A raging fire in the bushland near an estate on the Sunshine Coast this week.
A raging fire in the bushland near an estate on the Sunshine Coast this week. Ian Martin

FIRE-PROOF FAIL: Arsonists aren't the only problem

OPINION: 'WE DON'T get those kinds of fires in Queensland.'

For nearly two decades that's been the kind of standard response whenever this paper has asked a politician or green-leaning academic about restricted vegetation management and lack of burning off on the Fraser Coast.

Now, as 80 fires continue to rage around our state, these same people are blaming climate change for the catastrophe.

There is no doubt Mother Nature is angry.

There also seems to be no room for the concession that maybe, worshipping every blade of grass, tree branch and the wildlife that lives among it isn't actually the best thing for our environment or the people of this state.

That small sacrifices throughout the year can stop the staggering suffering we are seeing this week.

Politicians can't make it rain.

They can't be blamed when someone who hasn't understood the definition of fire bans makes a foolish mistake, or malicious minds see an opportunity to cause chaos.

But what happens next - how fast that fire can travel and the damage it causes can be mitigated with hazard reduction burning.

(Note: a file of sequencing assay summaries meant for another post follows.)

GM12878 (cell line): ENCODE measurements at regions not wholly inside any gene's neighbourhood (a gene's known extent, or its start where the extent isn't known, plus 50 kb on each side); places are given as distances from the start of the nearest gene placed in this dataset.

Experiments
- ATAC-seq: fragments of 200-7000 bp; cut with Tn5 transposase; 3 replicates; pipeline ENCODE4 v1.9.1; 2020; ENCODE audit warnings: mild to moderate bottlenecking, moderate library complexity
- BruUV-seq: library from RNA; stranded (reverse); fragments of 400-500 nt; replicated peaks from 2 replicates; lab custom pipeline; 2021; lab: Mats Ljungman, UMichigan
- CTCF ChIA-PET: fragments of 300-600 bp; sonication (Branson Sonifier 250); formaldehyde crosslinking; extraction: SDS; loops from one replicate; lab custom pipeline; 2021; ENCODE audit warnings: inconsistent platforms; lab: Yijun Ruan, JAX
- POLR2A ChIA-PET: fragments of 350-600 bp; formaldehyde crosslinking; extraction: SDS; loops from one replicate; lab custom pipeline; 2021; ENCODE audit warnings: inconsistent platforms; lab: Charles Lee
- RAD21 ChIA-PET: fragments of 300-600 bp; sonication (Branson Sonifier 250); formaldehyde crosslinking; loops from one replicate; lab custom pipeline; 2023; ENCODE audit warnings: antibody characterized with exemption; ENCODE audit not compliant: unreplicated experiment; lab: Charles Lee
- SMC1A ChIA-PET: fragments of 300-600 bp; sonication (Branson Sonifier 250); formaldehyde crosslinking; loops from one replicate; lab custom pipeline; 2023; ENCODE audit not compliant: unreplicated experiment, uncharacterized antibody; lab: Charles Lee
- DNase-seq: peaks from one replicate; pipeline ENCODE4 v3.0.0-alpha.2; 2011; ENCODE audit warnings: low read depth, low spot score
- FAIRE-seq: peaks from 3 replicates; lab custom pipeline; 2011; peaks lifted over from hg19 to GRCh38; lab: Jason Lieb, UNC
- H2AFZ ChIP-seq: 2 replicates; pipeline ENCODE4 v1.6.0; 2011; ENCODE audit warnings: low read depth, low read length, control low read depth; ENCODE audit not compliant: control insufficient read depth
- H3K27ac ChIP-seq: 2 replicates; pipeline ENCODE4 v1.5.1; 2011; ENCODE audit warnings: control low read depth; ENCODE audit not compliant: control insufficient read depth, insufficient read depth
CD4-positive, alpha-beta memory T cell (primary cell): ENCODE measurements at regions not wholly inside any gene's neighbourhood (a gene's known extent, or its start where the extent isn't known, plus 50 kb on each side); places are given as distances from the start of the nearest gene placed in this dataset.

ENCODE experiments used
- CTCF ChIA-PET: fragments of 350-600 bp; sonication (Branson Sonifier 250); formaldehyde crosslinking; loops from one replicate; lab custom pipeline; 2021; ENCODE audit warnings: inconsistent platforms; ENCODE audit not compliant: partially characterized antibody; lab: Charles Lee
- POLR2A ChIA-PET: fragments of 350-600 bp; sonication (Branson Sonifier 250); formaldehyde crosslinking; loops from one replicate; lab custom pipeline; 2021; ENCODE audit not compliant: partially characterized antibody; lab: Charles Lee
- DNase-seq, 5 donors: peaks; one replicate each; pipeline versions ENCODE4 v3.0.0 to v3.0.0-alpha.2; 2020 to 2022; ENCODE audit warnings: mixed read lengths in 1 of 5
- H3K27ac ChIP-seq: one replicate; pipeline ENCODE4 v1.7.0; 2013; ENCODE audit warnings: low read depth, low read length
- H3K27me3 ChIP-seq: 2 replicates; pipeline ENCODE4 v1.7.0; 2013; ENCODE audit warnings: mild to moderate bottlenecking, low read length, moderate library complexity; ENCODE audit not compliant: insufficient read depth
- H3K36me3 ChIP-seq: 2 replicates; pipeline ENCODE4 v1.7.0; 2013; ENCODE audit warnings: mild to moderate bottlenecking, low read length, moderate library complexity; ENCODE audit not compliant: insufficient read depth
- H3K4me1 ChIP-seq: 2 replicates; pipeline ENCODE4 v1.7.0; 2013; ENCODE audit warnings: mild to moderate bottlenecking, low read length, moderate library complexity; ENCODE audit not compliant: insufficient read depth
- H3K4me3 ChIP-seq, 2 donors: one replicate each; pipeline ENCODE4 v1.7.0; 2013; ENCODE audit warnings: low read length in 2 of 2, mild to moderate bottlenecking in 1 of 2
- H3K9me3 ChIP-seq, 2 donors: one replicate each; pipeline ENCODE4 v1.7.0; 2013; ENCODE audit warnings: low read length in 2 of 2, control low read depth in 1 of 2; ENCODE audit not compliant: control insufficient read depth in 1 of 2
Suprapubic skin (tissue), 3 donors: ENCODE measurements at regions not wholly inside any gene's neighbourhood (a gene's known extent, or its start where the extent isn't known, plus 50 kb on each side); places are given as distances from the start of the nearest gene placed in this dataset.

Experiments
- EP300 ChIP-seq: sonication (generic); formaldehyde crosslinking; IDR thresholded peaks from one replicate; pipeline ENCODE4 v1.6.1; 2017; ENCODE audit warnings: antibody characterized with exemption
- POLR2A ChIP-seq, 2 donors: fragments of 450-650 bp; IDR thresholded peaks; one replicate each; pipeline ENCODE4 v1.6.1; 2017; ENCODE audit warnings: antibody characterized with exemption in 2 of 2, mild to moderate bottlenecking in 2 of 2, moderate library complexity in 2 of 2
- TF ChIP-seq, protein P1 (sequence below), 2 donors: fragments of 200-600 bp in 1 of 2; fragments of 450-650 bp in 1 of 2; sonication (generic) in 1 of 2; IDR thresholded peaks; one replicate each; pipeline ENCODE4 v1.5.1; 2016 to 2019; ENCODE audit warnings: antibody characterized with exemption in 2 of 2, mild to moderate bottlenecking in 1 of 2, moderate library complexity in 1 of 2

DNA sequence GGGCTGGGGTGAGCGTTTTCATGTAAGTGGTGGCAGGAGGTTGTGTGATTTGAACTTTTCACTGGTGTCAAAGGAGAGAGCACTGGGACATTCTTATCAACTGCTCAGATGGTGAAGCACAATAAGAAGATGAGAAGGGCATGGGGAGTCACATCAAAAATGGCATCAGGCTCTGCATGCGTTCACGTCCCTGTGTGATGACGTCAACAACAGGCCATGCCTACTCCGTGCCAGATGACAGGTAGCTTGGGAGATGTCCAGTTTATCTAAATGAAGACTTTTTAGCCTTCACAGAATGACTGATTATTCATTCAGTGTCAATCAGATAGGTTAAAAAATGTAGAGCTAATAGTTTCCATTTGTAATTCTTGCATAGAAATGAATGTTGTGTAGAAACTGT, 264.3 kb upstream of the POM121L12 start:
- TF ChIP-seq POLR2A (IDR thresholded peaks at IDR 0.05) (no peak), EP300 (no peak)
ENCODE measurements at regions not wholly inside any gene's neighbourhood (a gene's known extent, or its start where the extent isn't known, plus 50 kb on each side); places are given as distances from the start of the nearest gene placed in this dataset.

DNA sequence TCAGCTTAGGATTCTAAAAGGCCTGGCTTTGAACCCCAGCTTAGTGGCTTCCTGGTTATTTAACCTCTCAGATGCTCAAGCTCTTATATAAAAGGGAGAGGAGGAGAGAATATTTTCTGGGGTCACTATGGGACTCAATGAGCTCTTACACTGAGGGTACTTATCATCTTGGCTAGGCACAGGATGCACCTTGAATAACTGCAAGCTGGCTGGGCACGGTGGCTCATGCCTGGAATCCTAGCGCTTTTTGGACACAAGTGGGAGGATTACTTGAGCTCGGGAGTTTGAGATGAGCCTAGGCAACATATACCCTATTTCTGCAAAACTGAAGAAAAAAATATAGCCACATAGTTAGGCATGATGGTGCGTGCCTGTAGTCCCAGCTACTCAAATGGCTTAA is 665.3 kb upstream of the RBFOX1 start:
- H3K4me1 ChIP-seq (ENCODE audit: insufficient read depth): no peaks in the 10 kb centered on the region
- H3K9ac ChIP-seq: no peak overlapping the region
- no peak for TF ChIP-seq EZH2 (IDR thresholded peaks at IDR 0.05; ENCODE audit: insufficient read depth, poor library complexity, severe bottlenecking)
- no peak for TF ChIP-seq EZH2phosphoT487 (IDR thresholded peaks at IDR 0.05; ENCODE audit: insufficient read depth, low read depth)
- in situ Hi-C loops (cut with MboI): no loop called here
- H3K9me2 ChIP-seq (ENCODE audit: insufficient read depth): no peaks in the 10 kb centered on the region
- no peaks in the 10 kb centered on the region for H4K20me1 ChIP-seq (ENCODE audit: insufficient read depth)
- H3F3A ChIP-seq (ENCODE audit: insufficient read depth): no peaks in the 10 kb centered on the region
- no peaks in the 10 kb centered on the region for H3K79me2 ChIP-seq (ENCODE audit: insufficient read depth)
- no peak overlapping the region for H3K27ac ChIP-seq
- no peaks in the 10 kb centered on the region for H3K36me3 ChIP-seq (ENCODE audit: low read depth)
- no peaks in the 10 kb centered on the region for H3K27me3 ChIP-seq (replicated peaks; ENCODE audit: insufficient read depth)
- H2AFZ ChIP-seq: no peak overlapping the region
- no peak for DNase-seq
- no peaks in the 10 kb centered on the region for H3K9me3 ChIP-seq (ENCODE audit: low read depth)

While many are rightly demanding tough penalties for those who start fires, some of the anger in our communities should also be funnelled into the way public and private land in Queensland is managed.

It should come as no surprise that in a state where graziers cop tougher penalties than drug dealers, there's a bit of confusion about how to best manage the bush.

This has led to minimal controlled burns during the year and bizarre big brother management of private land.

It has also helped to foster a false sense of security in regions like the Fraser Coast where countless properties remain overgrown.

No matter where one sits on the climate change argument, everyone can now see that we do actually get these kinds of fires in Queensland.

On the Gold Coast, on the Sunshine Coast, on the Central Coast and yes, the Fraser Coast.

Any person in power who witnesses the kind of disaster engulfing our state this week and fails to call for a new approach is as culpable as an arsonist striking a match.



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